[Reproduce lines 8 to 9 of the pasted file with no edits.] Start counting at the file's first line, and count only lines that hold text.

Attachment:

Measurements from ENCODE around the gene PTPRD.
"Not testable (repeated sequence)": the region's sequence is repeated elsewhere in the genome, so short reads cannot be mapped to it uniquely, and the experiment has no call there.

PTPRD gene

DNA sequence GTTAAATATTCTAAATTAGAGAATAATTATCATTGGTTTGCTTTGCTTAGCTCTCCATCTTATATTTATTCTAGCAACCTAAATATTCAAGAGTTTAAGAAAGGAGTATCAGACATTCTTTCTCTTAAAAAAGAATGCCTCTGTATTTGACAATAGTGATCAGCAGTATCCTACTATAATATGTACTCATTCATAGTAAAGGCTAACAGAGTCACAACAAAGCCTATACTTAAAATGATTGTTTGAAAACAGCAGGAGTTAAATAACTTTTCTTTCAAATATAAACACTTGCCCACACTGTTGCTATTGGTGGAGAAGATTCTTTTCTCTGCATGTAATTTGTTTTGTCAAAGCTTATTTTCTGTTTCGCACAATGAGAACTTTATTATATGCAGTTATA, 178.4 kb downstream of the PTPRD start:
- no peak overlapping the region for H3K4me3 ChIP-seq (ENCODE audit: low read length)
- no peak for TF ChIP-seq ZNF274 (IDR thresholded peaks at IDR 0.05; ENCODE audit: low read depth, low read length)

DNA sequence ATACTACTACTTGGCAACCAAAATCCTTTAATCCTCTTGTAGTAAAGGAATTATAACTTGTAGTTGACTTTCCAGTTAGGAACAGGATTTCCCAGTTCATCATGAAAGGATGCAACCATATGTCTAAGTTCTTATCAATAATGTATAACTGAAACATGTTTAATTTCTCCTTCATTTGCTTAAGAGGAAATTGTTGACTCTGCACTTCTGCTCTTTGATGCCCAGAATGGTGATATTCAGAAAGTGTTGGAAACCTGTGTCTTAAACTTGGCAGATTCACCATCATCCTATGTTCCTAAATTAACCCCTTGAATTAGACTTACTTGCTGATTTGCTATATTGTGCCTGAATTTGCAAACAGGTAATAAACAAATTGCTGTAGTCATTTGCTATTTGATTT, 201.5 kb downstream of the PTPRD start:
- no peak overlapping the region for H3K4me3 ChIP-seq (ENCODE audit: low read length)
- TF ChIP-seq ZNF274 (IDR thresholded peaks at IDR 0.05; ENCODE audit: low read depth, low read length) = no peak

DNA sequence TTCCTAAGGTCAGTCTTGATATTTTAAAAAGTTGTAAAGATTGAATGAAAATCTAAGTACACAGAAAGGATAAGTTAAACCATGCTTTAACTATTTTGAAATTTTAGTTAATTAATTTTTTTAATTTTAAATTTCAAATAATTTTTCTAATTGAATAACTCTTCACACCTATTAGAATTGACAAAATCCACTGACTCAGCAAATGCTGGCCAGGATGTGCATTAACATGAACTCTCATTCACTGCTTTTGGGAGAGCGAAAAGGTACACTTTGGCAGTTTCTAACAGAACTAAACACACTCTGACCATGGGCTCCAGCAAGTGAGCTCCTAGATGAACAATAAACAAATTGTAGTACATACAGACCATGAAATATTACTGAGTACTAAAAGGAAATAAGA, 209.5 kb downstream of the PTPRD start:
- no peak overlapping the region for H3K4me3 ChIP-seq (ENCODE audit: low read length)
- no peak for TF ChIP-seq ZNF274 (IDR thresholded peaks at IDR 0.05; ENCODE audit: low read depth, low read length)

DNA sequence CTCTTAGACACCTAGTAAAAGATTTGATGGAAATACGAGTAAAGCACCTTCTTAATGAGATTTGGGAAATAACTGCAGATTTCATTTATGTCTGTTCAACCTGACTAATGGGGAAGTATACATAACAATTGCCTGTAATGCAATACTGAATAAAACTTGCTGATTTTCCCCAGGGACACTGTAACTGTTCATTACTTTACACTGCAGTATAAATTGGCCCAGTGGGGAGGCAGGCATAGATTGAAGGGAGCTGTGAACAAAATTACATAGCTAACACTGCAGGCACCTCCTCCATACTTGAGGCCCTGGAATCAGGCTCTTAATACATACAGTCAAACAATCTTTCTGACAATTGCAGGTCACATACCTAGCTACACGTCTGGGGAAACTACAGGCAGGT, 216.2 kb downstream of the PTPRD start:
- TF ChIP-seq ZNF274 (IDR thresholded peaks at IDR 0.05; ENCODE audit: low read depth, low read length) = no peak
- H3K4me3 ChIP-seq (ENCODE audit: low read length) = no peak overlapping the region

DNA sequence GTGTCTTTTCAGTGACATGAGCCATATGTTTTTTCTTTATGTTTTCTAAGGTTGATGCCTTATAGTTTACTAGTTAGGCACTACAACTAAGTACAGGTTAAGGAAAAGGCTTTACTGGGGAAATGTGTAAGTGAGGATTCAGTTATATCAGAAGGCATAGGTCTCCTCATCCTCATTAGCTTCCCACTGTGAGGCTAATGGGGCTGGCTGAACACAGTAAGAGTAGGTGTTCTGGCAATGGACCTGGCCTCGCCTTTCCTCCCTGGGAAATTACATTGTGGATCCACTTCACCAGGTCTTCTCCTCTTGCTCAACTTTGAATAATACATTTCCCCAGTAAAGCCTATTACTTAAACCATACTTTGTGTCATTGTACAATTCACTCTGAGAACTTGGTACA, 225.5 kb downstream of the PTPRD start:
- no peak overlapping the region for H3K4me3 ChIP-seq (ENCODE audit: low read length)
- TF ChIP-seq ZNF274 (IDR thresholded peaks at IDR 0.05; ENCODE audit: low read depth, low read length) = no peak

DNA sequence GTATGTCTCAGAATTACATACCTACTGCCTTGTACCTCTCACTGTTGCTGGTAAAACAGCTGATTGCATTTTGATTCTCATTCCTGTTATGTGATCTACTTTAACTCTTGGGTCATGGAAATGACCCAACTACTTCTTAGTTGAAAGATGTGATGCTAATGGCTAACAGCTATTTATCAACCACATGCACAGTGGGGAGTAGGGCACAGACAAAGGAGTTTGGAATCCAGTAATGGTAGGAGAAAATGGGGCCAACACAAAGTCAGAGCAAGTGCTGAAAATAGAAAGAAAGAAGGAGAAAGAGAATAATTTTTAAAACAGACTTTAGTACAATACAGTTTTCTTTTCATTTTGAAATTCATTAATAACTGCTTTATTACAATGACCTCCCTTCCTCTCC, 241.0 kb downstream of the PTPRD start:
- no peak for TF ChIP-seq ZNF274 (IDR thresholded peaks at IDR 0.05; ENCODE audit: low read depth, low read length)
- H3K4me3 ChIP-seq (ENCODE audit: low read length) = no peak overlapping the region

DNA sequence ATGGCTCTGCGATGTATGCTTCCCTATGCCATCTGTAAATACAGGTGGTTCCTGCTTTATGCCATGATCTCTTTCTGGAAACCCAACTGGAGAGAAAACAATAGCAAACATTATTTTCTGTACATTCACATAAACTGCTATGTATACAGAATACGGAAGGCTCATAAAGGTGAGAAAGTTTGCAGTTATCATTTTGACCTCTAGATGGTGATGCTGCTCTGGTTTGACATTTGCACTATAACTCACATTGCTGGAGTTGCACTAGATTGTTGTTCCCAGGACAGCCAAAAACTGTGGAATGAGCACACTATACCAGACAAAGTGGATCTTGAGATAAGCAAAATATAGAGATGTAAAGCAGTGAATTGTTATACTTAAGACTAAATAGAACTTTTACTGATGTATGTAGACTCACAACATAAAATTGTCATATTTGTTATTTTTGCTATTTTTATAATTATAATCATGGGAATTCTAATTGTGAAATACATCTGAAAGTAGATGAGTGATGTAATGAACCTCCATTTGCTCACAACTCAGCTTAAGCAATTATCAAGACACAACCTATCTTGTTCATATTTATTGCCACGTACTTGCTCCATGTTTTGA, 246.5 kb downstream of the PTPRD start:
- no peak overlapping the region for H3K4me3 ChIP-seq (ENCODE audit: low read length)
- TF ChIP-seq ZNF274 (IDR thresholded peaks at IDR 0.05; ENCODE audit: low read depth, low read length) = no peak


- no peak overlapping the region for H3K4me3 ChIP-seq (ENCODE audit: low read length)
- TF ChIP-seq ZNF274 (IDR thresholded peaks at IDR 0.05; ENCODE audit: low read depth, low read length) = no peak